Every Thursday and Sunday, numerous stalls set up temporary shops along the street in front of the Ligao City Public Market for market day. It’s a day when small farmers head to town with their produce, when the smell of dried fish assaults the packed street, when carts of bright red shallots get parked under an umbrella, when vacationers descend upon the tables filled with candied pili nuts for pasalubong, and women selling mounds of almost translucent alamang (shrimp paste) holler at the crowd. The street comes alive like a fiesta and my mom weaves through it like a local. After all, Ligao is where she was born and raised.
Ligao is a relatively young city (it became one just over a decade ago) and as such, it still has a small rural town vibe. It is one of the cities in Albay, a province in the Philippines largely known for its affinity towards fiery dishes soaked in coconut milk and the majestic (and very active) Mayon Volcano.
We spent Easter Sunday in Ligao and after we heard the 8 a.m. mass, walked to the market to find breakfast and pasalubong or gifts we could bring home. Our first order of business was to buy candied pili nuts to bring home to Manila. I never liked pili nut as a kid, but I grew to like it (the same way I didn’t like buro when I was younger, but grew to love that Kapampangan side dish of fermented rice, which needs an entire blog post to itself). Pili nut tastes quite oily, so I wasn’t surprised that it has one of the highest fat content among nuts.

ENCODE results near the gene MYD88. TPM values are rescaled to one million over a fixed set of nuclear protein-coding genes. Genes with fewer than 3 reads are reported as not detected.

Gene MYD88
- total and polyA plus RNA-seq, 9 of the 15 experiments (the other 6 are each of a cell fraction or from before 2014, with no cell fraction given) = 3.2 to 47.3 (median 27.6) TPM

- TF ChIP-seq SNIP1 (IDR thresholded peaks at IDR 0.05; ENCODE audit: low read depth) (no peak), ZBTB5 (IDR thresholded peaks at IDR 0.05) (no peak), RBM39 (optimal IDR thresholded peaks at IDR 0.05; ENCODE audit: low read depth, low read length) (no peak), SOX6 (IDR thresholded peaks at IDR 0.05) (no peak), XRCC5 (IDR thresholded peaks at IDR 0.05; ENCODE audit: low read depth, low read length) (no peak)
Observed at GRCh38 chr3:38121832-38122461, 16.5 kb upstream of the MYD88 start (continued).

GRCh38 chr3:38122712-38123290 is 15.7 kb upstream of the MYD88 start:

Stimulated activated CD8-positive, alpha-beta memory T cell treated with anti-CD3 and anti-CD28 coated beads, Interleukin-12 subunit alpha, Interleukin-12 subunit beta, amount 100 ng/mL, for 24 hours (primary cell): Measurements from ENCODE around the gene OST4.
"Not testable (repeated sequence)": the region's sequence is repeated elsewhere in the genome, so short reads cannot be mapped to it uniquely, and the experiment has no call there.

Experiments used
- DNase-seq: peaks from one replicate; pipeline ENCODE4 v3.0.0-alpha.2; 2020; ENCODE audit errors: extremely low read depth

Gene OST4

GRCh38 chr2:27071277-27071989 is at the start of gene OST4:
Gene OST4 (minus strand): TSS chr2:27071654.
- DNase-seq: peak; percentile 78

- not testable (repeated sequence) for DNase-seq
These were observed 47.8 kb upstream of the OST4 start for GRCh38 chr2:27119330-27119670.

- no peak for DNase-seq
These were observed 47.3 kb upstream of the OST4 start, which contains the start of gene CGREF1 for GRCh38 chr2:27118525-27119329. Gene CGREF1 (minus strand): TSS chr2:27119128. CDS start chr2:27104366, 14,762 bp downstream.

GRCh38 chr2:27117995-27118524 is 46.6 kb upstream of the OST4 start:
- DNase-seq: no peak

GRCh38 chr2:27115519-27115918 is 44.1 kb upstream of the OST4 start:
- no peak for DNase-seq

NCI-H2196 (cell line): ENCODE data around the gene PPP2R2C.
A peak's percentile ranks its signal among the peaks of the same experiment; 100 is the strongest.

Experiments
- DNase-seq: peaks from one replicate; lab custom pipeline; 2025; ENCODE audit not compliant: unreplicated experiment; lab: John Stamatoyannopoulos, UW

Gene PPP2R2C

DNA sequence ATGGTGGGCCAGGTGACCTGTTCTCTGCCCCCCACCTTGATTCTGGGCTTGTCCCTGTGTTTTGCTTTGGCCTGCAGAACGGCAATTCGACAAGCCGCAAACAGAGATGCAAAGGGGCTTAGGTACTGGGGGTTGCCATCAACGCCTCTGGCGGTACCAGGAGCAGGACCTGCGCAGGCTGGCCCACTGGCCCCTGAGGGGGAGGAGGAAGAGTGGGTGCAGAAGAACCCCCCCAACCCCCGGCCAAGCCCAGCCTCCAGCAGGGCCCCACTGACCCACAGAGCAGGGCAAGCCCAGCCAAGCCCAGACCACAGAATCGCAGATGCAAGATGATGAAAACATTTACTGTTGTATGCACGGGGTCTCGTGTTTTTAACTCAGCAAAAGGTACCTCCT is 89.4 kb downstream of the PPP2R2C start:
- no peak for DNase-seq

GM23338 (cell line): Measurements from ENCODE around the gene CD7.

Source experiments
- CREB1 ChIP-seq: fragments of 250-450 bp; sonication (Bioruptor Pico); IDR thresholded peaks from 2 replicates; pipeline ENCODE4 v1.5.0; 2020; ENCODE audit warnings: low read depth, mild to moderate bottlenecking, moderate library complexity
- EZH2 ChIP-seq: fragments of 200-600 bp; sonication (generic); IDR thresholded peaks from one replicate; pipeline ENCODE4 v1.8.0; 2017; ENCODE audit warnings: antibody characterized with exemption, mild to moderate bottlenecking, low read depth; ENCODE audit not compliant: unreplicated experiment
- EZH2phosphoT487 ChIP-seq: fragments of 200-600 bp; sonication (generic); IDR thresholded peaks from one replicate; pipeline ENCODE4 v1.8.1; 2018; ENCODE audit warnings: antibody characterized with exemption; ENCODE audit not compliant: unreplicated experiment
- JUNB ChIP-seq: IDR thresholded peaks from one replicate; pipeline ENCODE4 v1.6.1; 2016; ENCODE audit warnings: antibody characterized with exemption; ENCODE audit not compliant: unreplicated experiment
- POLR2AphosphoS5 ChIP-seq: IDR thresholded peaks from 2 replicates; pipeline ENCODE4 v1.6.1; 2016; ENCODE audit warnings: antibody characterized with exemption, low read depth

Mom found a stall that sold crispy candied pili nuts. It wasn’t as expensive as the branded ones sold in pasalubong centers, but it was one of the better ones we’ve tried. And soon a crowd was in front of it and the table filled with packets and containers of pili nuts was almost wiped out. After buying all the candied pili nuts we ‘needed’, mom wanted to find raw pili nuts. She wanted to roast them herself, without any sugar, while I wondered if we could use them for pesto. Though pili is locally grown in the Bicol region, we only found one stall in the street market selling them. The stall also had a table filled with some candied versions, but in the corner there was a plastic bag of raw pili nuts. Score!
No trip to the market in that part of the country would be complete without stopping by the stalls selling daing (dried, salted fish) and tinapa (smoked fish). Just follow the scent (stinky for newcomers, beloved by Pinoys) and take your pick from the different varieties of fish that have been dried or smoked–asuhos, bisugo, abo, galunggong, etc. We made sure to buy some tinapa and daing for breakfast. When we got home, we fried it and ate it with diced tomatoes, onions and cucumber and a plate of hot rice. Simple and satisfying.
There were also vendors selling alamang (which my mom proudly pointed out wasn’t in the scary shade of pink as those found in Manila. “Malinis ang alamang dito,” she said.) Vendors selling all sorts of greens and vegetables. Carts of freshly harvested mangoes. Vendors selling dry goods like toys, trinkets and even what looked like shiny costumes for kids who want to look like the Santo Nino or the Child Jesus. Curiously, what I didn’t see on the street were carts of chilies and coconut to make all those popular Bicolano dishes. But with our shopping bag filled with pili nuts, daing, tinapa, and mangoes, it was already a Happy Easter morning.